3. Better prepare for heterogeneous cloud environments
Administering many encryption keys across multiple platforms (e.g., data center, the cloud, or multi-cloud) can be challenging and time-consuming. Organizations can handle all of their encryption credentials from a single platform by using a BYOK encryption model.
It centralizes key administration by offering one interface for the creation, rotation, and preservation of encryption keys. If the organization has data located in multiple clouds (multi-cloud), it may bring together the management of the various clouds under a single administrator.
4. Add another layer of security
This is the clearest advantage of having your own key. By isolating the encrypted data from its associated key, BYOK creates an additional layer of security for confidential information. With BYOK, organizations can use their encryption key management tools to store encrypted keys and ensure that only they have access, thereby increasing data security.
5. Save money, provided you have the technical expertise
BYOK enables in-house administration of encryption credentials. By overseeing them, organizations may stop paying for key management services from third-party vendors. This, however, precludes the possibility of recurring subscription and licensing fees.
Also, BYOK encryption is designed to make data unintelligible to malicious actors, like hackers and those posing as cloud administrators. This can indirectly reduce costs associated with the disclosure of potentially sensitive information. In turn, this averts steep compliance penalties and revenue loss.
Top Tier BYOK Examples: Zoom and Salesforce
BYOK is fast becoming the industry norm rather than a differentiator. In addition to all the major cloud providers, SaaS companies are also jumping on the bandwagon. Indeed, most organizations appreciate the option to bring their own keys, even if they choose to rely on their CSPs for encryption.
Zoom has introduced a customer-managed key offering reserved for AWS Key Management Service (AWS KMS) customers.
It is intended to satisfy the regulatory needs of the banking, finance, and healthcare sectors. Healthcare providers must adhere to HIPAA specifications, and financial services must comply with NY DFS, the Gramm-Leach-Bliley Act, and other regulations.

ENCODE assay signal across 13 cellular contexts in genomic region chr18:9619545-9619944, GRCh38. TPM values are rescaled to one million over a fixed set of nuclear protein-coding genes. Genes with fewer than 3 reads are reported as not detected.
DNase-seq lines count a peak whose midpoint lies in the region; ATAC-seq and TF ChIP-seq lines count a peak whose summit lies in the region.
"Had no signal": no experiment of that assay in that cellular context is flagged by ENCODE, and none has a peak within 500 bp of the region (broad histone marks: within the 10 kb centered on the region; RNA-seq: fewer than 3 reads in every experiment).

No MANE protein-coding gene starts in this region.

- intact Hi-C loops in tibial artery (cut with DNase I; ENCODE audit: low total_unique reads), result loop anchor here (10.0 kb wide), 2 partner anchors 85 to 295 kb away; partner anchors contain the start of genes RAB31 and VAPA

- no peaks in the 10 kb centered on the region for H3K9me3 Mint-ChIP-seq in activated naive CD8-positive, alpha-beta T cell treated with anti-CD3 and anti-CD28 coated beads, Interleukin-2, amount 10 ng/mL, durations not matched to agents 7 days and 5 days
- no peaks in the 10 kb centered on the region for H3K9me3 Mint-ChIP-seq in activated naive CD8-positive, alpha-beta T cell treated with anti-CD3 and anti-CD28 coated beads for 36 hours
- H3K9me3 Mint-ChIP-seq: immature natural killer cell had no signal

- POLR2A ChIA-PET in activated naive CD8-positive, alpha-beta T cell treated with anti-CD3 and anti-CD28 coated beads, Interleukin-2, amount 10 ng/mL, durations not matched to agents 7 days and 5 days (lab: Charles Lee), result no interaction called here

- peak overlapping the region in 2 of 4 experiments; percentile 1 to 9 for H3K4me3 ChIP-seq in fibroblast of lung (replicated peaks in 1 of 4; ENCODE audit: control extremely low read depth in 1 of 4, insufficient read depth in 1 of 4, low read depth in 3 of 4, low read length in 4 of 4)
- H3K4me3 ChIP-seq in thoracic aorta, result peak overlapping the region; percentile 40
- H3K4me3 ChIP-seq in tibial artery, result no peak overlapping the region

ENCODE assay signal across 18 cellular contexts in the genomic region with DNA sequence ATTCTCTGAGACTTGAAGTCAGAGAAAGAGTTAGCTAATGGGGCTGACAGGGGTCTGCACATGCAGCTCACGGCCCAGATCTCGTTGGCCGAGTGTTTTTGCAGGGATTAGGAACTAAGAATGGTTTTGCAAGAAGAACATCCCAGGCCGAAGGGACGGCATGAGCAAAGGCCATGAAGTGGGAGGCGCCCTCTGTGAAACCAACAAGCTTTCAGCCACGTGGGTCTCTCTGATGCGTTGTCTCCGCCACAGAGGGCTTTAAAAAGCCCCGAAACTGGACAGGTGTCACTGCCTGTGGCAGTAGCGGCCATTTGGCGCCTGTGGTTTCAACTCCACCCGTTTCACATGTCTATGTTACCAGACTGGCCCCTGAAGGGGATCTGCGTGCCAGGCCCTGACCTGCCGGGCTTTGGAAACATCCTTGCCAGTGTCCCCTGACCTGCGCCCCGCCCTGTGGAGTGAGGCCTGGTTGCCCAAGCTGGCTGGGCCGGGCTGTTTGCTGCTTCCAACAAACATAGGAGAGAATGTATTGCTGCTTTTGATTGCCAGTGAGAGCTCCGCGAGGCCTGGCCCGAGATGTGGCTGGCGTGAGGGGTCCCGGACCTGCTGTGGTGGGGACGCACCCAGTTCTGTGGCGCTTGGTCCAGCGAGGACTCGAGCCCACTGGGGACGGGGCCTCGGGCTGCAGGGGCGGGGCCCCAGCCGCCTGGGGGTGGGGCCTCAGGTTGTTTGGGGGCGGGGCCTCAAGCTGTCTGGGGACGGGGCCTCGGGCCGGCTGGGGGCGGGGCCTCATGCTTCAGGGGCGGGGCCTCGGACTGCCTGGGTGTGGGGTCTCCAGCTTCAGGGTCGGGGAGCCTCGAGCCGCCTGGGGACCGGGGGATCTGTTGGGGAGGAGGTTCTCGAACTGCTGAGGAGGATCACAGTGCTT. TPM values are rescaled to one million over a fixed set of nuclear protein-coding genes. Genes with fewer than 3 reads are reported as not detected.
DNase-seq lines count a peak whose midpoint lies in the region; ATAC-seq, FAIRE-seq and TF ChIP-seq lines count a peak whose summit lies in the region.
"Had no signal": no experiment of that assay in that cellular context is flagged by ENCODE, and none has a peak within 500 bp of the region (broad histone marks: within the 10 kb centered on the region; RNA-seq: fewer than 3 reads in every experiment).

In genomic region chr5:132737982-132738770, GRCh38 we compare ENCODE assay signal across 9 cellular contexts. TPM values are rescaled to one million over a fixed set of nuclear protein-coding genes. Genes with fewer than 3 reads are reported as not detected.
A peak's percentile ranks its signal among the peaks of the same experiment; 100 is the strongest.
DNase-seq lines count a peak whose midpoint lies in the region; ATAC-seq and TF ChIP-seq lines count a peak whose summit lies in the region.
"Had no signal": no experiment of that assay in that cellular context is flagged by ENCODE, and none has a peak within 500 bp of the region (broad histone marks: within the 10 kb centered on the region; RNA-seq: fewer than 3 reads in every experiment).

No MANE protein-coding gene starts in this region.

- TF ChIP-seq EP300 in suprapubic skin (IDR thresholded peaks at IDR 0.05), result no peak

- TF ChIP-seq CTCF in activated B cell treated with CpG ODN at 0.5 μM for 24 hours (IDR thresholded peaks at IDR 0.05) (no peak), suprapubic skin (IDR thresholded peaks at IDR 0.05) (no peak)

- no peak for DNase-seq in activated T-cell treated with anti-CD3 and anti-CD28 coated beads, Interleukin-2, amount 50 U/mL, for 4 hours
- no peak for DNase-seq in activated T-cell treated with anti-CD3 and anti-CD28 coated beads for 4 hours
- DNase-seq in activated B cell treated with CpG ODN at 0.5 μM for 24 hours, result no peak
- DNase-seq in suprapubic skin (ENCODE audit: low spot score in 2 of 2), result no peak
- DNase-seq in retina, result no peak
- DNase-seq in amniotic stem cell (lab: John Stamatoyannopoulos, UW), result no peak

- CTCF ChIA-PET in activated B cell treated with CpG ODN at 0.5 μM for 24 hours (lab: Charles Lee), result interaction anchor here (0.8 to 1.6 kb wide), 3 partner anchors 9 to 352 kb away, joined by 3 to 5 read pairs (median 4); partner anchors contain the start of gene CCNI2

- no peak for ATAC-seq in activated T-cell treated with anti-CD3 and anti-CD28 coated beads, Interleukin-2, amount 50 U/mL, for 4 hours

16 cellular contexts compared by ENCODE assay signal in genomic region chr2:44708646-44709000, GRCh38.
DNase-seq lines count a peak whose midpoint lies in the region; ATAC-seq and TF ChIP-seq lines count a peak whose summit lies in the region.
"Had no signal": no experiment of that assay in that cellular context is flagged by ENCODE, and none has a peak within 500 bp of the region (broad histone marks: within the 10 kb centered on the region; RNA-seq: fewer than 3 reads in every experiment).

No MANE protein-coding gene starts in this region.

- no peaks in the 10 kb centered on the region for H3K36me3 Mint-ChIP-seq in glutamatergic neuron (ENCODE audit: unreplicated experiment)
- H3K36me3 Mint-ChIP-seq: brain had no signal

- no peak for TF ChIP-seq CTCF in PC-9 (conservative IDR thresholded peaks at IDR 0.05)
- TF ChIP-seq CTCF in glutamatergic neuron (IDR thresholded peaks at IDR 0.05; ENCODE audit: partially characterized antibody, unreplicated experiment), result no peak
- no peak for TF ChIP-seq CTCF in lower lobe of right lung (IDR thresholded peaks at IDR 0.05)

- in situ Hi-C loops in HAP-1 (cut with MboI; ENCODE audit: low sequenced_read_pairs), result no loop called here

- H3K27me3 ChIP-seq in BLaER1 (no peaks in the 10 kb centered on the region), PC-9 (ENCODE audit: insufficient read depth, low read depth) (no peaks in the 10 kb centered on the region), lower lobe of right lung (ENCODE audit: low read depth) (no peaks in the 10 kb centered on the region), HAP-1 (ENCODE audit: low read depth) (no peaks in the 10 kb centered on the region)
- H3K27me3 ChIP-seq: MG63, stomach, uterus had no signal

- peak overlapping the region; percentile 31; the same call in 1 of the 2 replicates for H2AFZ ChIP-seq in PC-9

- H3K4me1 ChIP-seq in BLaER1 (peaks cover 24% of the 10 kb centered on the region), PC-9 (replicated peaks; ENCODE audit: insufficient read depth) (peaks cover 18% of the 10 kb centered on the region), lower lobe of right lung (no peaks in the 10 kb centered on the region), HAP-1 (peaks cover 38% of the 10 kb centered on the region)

Salesforce also provides a BYOK feature as part of Salesforce Shield, a suite of natively integrated security services. It enables users to produce their own encryption key independently of Salesforce, which makes the platform considerably more secure and confidential.
Organizations can use open-source cryptographic libraries like OpenSSL, their current HSM infrastructures, or a third-party solution like AWS KMS.
Closing Thoughts: Is BYOK Watertight?
While BYOK reduces the risk of data loss, especially for data in transit, its security depends on the company’s capacity to protect its keys.
The loss of encryption keys may culminate in permanent data loss. To reduce this risk, try backing up keys after their generation and rotation, desist from deleting keys without triggers, and establish exhaustive key lifecycle management. In addition, having an administration plan encompassing key rotation rules, preservation, revocation steps, and access policies will be beneficial.
Finally, the costs related to BYOK cannot be disregarded – with an eye on management and support costs. BYOK adoption isn’t easy; therefore, organizations might have to invest in additional teams and HSMs, incurring higher expenses.
In short, BYOK is not a silver bullet but a necessary component of your overarching security strategy. Examine all data egress and ingress pathways, such as APIs or file transfers, along with a variety of privileged access criteria. This also applies to authentication and industry-wide best practices such as zero trust.
Up next, read the whitepaper on Protecting your Data End-to-End to build out your security strategy.